Have you ever considered becoming a professional financial advisor? You can read about one man’s story in this article Evolution of an Investor from Conde Nast Portfolio. Blaine Lourd started out as a stockbroker, and found out he was really good churning accounts for his own profit:
“It was amazing, the gullibility of the investor,” he says. “When you got a new customer, all you needed to do was get three trades out of him. Because one of them is going to work. But you have to get the second one done before the first one goes bad.” [...]
It wasn’t exactly the career he’d hoped for. Once, he confessed to his boss his misgivings about the performance of his customers’ portfolios. His boss told him point-blank, “Blaine, you’re confused about your job.” A fellow broker added, “Your job is to turn your clients’ net worth into your own.” Blaine wrote that down in his journal.
Although he kept at it and became rich and successful, Lourd eventually got tired of picking investments for his clients based on whether it made him richer and not them. When he tried to change his investment recommendations in a manner that followed his conscience, the large brokerage firm he worked for fired him. (A.G. Edwards, now Wachovia Securities) Now, he is a fee-only financial planner who makes less money advocating passive investing, but sleeps better at night. (I doubt he’s eating Top Ramen, however.)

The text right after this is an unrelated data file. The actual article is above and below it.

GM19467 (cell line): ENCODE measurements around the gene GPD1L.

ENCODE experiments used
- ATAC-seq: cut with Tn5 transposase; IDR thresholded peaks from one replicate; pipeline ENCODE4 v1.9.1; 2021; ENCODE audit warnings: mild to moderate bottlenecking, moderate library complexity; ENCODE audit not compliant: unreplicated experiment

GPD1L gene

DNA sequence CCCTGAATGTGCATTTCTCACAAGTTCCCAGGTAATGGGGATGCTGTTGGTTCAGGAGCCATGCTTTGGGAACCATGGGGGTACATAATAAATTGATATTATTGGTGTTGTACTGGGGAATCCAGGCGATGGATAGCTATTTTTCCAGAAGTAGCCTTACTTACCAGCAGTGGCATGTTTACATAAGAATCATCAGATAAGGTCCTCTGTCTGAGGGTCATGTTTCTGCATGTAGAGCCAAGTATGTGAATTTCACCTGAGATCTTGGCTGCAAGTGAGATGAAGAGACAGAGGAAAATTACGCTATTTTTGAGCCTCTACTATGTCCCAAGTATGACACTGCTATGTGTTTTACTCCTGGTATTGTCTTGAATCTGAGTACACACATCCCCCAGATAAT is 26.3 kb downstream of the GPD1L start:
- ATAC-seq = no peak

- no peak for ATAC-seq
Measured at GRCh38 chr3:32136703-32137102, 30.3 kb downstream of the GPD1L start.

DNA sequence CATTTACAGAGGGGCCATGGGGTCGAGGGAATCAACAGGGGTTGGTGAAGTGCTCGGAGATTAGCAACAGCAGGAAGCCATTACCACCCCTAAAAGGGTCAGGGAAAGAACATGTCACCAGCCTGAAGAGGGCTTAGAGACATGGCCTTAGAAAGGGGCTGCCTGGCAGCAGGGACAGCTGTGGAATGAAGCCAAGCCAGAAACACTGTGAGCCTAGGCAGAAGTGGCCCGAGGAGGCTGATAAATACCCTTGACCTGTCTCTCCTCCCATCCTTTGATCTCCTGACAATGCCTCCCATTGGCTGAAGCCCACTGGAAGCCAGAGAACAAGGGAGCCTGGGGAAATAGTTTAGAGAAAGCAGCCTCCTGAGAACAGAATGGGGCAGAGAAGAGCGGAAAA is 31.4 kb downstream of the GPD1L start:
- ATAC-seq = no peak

His job, as he now defines it, is to tell investors that the smartest thing they can do is nothing. He acts as a brake on, rather than an accelerator for, their emotions. For that, he takes between one-half of a percent and 1 percent annually, which is more than they’d pay if they simply bought index funds on their own. “I tell them, ‘Look, if you can control your own emotions and you want to go to Vanguard, you should do it.’ And every now and then, someone asks the question, ‘Why do I need you, Blaine? What are you doing?’ And I say, ‘Howard, be careful or I’m going to send you back to Smith Barney.’ And they laugh. But they know exactly what I mean.”
The comments on the article seems to focus primarily on the whole active vs. passive investing debate, which is valid but I think misses the bigger point mentioned above that one way happened to make him a lot more money. Even if you believed in active investing, you could still avoid things like promoting high-cost, in-house mutual funds, trading in and out excessively to generate commissions, and selling unnecessary insurance products.
I also enjoyed this article because it reminded me of my idle fantasies of becoming a financial planner. Wouldn’t it be cool to help people manage their money better on a 1-on-1 basis? Unfortunately the reality seems to be that most people starting in this field have to put in at least a few years in a commission-based brokerage firm making cold calls and aggressively pushing whatever products they say to push. Otherwise, with no experience and no big recognizable company name behind you, it will be impossible to get any clients.
My own idea was to join some firm with low entry requirements like Ameriprise or Edward Jones, but only sell products that I felt were appropriate like index funds or term life insurance. I wonder what would happen? I suppose that I would be fired quickly for not meeting quotas. Even Mr. Lourd, who was still making lots of money for his old company even while advocating index funds, got fired for not following the company line. Still, it would be fun to try.